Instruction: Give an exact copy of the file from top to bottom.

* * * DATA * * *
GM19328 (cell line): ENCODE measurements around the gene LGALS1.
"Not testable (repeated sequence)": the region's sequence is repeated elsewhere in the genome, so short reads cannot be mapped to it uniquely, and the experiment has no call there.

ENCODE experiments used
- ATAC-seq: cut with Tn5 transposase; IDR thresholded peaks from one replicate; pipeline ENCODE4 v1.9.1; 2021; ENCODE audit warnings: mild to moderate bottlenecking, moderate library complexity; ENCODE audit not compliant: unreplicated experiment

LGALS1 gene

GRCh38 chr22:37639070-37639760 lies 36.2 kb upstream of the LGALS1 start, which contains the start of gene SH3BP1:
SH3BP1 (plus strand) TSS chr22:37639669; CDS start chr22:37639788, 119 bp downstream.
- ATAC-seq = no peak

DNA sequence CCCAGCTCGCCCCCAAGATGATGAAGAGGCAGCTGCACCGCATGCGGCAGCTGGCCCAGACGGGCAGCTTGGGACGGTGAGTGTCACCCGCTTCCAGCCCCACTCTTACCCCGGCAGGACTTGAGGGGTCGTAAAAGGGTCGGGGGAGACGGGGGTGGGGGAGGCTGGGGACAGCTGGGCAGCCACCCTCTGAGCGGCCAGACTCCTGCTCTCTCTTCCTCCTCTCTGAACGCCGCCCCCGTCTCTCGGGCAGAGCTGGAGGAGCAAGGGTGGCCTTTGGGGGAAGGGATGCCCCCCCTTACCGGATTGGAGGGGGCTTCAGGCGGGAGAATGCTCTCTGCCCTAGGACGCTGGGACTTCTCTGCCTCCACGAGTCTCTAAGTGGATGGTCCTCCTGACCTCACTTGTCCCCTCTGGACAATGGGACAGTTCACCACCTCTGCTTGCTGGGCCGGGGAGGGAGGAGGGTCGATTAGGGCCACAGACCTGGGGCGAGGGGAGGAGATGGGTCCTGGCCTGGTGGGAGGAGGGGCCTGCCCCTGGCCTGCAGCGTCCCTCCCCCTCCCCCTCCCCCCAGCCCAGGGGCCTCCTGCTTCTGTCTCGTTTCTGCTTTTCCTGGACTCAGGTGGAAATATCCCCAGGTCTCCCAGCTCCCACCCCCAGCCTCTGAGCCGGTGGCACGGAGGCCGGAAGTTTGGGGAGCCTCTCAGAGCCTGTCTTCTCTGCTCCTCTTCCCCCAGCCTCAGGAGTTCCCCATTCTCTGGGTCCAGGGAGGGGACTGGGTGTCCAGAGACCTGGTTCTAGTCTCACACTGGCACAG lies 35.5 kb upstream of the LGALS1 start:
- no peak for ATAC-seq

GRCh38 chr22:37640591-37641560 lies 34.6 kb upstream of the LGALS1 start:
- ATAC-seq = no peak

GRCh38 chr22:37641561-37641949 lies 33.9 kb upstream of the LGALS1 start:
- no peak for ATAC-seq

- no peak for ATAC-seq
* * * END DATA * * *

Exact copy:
GM19328 (cell line): ENCODE measurements around the gene LGALS1.
"Not testable (repeated sequence)": the region's sequence is repeated elsewhere in the genome, so short reads cannot be mapped to it uniquely, and the experiment has no call there.

ENCODE experiments used
- ATAC-seq: cut with Tn5 transposase; IDR thresholded peaks from one replicate; pipeline ENCODE4 v1.9.1; 2021; ENCODE audit warnings: mild to moderate bottlenecking, moderate library complexity; ENCODE audit not compliant: unreplicated experiment

LGALS1 gene

GRCh38 chr22:37639070-37639760 lies 36.2 kb upstream of the LGALS1 start, which contains the start of gene SH3BP1:
SH3BP1 (plus strand) TSS chr22:37639669; CDS start chr22:37639788, 119 bp downstream.
- ATAC-seq = no peak

DNA sequence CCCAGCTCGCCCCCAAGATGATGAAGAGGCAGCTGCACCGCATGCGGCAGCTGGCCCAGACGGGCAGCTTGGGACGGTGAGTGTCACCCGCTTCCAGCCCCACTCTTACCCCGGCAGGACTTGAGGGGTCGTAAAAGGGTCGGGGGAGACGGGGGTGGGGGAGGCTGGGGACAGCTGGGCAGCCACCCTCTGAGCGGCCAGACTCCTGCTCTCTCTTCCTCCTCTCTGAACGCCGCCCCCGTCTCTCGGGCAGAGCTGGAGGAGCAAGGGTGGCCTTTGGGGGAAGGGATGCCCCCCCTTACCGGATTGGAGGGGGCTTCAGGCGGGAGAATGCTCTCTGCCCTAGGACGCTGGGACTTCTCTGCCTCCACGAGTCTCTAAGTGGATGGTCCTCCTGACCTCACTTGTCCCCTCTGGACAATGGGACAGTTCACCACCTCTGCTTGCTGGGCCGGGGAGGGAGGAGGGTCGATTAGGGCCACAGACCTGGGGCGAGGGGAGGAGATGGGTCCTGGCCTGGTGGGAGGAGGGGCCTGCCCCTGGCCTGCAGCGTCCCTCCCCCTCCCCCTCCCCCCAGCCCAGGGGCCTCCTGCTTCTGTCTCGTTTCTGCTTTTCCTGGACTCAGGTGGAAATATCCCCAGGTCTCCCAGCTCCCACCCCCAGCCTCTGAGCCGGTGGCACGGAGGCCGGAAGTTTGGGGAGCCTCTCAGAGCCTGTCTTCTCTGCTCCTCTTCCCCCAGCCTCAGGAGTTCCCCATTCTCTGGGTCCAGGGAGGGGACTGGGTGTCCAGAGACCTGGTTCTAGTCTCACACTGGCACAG lies 35.5 kb upstream of the LGALS1 start:
- no peak for ATAC-seq

GRCh38 chr22:37640591-37641560 lies 34.6 kb upstream of the LGALS1 start:
- ATAC-seq = no peak

GRCh38 chr22:37641561-37641949 lies 33.9 kb upstream of the LGALS1 start:
- no peak for ATAC-seq

- no peak for ATAC-seq